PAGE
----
References in classic literature ?
No one knew his first name, and in general he was known in the country as Beauty Smith.
A charming old Italian writer has laid down the canons of perfect feminine beauty with much nicety in a delicious discourse, which, as he delivered it in a sixteenth- century Florentine garden to an audience of beautiful and noble ladies, an audience not too large to be intimate and not too small to be embarrassing, it was his delightful good fortune and privilege to illustrate by pretty and sly references to the characteristic beauties of the several ladies seated like a ring of roses around him.
VIRTUE is like a rich stone, best plain set; and surely virtue is best, in a body that is comely, though not of delicate features; and that hath rather dignity of presence, than beauty of aspect.
nothing earthly save the thrill Of melody in woodland rill - Or (music of the passion-hearted) Joy's voice so peacefully departed That like the murmur in the shell, Its echo dwelleth and will dwell - Oh, nothing of the dross of ours - Yet all the beauty - all the flowers That list our Love, and deck our bowers - Adorn yon world afar, afar - The wandering star.
He had discovered that he loved beauty more than fame, and that what desire he had for fame was largely for Ruth's sake.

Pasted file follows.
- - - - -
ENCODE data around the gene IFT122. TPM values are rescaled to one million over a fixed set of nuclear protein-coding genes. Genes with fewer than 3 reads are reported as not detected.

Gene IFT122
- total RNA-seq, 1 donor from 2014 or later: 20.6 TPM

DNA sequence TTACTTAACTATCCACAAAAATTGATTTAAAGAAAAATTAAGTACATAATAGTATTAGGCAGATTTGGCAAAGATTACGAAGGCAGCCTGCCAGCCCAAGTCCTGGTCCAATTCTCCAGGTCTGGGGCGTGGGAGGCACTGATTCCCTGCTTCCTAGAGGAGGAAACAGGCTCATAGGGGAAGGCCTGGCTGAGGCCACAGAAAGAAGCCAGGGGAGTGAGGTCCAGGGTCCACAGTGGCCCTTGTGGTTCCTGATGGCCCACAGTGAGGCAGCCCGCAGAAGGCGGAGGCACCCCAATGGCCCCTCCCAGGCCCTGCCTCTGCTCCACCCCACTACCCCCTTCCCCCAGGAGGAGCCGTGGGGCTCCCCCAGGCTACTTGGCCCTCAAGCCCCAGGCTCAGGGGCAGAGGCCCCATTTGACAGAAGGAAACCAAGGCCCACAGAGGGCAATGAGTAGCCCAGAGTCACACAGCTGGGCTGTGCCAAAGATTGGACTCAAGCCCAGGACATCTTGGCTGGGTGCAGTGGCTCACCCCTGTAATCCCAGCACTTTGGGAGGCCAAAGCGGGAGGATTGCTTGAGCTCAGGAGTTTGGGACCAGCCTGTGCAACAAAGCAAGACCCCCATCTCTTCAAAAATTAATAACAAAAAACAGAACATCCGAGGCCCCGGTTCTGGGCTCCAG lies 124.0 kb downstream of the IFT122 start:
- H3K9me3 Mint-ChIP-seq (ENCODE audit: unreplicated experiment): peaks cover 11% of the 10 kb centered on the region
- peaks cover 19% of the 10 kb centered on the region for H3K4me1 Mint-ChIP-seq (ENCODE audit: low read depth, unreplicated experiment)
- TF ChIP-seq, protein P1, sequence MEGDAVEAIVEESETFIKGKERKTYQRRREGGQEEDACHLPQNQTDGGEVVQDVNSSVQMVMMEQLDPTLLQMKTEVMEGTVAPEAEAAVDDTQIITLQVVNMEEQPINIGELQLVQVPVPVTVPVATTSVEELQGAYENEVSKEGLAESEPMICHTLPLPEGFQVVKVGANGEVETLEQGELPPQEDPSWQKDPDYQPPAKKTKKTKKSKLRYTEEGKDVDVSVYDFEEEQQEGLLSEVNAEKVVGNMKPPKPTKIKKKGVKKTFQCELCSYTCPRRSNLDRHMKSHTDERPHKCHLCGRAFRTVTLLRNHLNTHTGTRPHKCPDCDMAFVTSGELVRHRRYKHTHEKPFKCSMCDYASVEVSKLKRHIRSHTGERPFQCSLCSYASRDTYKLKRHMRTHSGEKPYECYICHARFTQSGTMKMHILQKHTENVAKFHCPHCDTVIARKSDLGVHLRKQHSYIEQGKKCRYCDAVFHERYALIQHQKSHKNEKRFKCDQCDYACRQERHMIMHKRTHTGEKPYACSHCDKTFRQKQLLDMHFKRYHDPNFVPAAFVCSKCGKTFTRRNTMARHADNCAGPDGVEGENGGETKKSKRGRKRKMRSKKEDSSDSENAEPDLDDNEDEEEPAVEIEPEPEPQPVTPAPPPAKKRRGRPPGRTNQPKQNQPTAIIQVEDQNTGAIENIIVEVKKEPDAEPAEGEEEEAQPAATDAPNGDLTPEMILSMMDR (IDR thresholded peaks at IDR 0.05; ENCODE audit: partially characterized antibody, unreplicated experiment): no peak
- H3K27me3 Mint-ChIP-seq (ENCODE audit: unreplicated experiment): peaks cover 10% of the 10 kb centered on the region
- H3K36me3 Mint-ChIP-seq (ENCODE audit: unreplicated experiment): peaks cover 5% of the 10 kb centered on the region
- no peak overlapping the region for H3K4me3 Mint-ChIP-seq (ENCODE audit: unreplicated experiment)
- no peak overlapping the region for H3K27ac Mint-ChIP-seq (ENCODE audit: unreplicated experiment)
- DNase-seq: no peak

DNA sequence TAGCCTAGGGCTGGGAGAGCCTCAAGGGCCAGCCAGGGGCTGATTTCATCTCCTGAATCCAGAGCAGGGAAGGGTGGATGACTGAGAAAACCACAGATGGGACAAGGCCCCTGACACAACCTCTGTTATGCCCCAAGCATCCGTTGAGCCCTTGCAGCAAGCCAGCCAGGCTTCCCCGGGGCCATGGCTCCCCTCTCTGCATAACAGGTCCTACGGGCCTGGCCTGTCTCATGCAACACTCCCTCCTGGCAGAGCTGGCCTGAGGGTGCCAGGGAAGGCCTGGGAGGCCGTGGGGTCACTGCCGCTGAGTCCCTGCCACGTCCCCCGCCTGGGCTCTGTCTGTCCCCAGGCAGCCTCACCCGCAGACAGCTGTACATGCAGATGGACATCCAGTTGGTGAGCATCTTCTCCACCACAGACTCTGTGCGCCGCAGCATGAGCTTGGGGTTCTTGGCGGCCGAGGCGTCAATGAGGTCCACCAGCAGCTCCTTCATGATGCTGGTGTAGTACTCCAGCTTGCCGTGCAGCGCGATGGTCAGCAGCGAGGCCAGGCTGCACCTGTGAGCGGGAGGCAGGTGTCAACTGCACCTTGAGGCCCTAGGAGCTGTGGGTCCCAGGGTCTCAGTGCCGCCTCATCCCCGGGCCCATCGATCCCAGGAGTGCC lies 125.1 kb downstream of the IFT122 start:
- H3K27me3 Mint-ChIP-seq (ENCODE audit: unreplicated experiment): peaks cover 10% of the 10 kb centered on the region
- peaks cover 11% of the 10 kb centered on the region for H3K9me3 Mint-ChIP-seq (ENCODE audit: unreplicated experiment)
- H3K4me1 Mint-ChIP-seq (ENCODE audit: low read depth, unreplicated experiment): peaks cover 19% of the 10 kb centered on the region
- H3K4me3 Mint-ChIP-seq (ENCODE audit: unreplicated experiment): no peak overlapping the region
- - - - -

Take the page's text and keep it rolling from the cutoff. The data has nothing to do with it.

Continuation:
That is true," said Vivaldo; and as he was about to read another paper of those he had preserved from the fire, he was stopped by a marvellous vision (for such it seemed) that unexpectedly presented itself to their eyes; for on the summit of the rock where they were digging the grave there appeared the shepherdess Marcela, so beautiful that her beauty exceeded its reputation.
A woman is anxious to exhibit her form and shape, whether walking, standing, sitting, or even sleeping; even when represented as a picture, she desires most of all to set off the blandishments of her beauty, and thus rob men of their steadfast heart
Let any man go back to those delicious relations which make the beauty of his life, which have given him sincerest instruction and nourishment, he will shrink and moan.
At you, ye virtuous ones, laughed my beauty to-day.
adorned with all the charms in which nature can array her; bedecked with beauty, youth, sprightliness, innocence, modesty, and tenderness, breathing sweetness from her rosy lips, and darting brightness from her sparkling eyes, the lovely Sophia comes!
In the midst was seen A lady of a more majestic mien, By stature and by beauty mark'd their sovereign Queen.
Byron and Shelley were far more radically revolutionary; and Keats, in his poetry, was devoted wholly to the pursuit and worship of beauty with no concern either for a moral philosophy of life or for vigorous external adventure.